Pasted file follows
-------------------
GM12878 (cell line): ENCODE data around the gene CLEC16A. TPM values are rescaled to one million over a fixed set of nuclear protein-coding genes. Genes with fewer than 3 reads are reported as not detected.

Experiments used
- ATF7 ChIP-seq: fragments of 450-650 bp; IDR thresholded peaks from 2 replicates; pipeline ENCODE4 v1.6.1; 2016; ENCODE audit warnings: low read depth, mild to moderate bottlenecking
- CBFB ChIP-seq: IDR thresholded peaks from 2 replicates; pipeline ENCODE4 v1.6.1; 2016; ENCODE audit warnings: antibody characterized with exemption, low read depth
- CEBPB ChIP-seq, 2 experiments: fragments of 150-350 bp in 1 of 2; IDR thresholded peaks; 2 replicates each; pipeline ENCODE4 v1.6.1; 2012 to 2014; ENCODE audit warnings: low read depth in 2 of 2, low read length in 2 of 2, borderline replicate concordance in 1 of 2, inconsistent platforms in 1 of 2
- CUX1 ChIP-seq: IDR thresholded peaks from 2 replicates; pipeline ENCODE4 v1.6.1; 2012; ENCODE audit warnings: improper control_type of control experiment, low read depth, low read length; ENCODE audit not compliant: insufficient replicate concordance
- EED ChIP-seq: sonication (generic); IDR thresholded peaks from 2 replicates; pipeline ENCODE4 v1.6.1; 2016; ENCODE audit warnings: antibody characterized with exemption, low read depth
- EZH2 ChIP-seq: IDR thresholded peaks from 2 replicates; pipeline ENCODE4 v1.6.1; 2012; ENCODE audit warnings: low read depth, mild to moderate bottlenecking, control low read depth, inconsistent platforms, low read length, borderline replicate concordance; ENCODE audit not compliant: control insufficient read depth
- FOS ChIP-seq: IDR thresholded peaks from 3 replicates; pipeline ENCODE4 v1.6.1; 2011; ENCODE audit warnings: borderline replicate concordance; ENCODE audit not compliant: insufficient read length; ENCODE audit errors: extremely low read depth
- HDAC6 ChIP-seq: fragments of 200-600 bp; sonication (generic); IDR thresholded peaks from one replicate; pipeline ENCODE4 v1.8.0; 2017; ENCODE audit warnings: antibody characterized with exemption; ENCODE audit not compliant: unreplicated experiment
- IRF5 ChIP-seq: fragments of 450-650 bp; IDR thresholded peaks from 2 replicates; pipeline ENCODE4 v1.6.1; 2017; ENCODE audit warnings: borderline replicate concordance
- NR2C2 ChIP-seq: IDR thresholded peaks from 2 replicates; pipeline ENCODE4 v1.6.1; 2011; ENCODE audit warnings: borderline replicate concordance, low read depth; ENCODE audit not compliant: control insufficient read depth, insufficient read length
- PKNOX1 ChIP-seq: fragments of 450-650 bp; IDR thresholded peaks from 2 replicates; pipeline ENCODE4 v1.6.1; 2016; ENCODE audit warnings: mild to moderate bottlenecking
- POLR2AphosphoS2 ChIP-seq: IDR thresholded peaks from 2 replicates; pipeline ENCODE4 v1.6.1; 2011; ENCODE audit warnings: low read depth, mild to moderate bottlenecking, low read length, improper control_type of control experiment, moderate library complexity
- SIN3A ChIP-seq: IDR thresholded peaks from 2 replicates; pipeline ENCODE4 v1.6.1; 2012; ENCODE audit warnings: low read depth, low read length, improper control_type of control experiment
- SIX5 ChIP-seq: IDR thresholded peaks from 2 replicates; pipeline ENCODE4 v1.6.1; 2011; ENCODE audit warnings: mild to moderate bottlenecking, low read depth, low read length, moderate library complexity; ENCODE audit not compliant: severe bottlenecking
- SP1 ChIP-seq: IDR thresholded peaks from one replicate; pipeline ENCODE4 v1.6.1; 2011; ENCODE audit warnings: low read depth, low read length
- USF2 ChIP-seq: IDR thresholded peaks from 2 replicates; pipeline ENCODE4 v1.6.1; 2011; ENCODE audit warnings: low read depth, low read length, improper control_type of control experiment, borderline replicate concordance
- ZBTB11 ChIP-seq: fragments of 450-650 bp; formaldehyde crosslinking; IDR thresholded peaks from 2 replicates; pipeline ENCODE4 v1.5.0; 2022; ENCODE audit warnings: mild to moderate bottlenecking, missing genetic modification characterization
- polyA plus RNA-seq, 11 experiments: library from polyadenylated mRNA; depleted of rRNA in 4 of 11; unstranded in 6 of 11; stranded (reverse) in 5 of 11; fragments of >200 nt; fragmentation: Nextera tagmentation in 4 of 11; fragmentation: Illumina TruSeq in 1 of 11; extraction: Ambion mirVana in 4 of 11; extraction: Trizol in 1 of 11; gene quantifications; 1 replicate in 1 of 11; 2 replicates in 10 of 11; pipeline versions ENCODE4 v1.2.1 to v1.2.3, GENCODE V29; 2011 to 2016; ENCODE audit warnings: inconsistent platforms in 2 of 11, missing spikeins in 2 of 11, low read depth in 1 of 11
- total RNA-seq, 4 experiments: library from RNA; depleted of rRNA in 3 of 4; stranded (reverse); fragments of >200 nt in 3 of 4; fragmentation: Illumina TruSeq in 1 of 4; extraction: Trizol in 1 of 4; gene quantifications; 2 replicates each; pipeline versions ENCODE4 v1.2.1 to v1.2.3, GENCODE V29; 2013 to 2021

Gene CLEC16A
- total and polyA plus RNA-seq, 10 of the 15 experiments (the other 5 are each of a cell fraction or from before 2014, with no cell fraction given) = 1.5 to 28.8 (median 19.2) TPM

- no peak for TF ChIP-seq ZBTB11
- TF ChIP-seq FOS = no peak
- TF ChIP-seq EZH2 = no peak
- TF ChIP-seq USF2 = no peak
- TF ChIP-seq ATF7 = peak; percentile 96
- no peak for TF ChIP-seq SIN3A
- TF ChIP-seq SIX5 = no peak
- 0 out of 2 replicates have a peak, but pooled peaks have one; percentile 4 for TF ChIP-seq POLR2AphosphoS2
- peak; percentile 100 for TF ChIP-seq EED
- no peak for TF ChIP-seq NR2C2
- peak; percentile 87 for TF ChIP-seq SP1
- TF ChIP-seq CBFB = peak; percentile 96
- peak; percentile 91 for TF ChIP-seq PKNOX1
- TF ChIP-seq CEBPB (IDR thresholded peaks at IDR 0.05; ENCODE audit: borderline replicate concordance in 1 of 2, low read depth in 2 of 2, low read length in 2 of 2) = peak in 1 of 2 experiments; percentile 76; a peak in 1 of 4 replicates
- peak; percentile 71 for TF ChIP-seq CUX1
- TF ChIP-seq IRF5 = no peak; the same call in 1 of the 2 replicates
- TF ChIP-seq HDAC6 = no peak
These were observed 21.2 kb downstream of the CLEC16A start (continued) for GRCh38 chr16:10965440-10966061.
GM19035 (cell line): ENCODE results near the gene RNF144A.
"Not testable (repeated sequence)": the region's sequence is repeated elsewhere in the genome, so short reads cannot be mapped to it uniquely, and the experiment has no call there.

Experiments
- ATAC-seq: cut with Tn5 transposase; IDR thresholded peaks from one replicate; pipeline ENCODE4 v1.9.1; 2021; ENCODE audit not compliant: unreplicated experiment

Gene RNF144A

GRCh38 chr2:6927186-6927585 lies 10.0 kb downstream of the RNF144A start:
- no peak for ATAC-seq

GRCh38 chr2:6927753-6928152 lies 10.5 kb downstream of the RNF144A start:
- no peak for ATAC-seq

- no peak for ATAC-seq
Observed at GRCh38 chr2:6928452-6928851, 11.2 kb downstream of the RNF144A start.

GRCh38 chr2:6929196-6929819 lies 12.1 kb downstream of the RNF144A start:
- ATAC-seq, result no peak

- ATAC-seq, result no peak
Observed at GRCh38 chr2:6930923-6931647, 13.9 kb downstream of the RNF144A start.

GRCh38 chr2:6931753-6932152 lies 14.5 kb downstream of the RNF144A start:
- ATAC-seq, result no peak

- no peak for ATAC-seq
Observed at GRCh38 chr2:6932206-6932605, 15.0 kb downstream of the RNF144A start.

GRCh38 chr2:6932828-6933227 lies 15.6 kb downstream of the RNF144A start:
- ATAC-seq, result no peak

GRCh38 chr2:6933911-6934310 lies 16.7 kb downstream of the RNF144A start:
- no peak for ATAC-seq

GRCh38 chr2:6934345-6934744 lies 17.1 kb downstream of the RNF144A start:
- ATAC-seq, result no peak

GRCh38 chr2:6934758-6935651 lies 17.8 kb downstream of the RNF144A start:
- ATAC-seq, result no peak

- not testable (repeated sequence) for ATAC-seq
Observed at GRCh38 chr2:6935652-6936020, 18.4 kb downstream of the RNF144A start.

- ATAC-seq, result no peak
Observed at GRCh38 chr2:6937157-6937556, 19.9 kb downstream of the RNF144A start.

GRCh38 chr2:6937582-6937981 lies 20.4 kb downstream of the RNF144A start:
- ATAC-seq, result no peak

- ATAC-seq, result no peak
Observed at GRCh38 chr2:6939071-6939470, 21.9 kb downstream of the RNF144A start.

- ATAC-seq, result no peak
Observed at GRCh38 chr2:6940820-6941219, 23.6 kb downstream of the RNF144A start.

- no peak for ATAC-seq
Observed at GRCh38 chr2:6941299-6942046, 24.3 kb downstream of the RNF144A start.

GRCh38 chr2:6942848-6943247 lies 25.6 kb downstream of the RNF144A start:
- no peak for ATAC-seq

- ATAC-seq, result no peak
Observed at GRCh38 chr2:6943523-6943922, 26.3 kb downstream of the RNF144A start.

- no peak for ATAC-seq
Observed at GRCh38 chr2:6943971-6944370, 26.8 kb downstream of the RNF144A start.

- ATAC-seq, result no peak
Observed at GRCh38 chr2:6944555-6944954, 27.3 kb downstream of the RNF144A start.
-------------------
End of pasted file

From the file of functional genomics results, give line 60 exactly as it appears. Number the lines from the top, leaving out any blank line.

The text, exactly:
Observed at GRCh38 chr2:6932206-6932605, 15.0 kb downstream of the RNF144A start.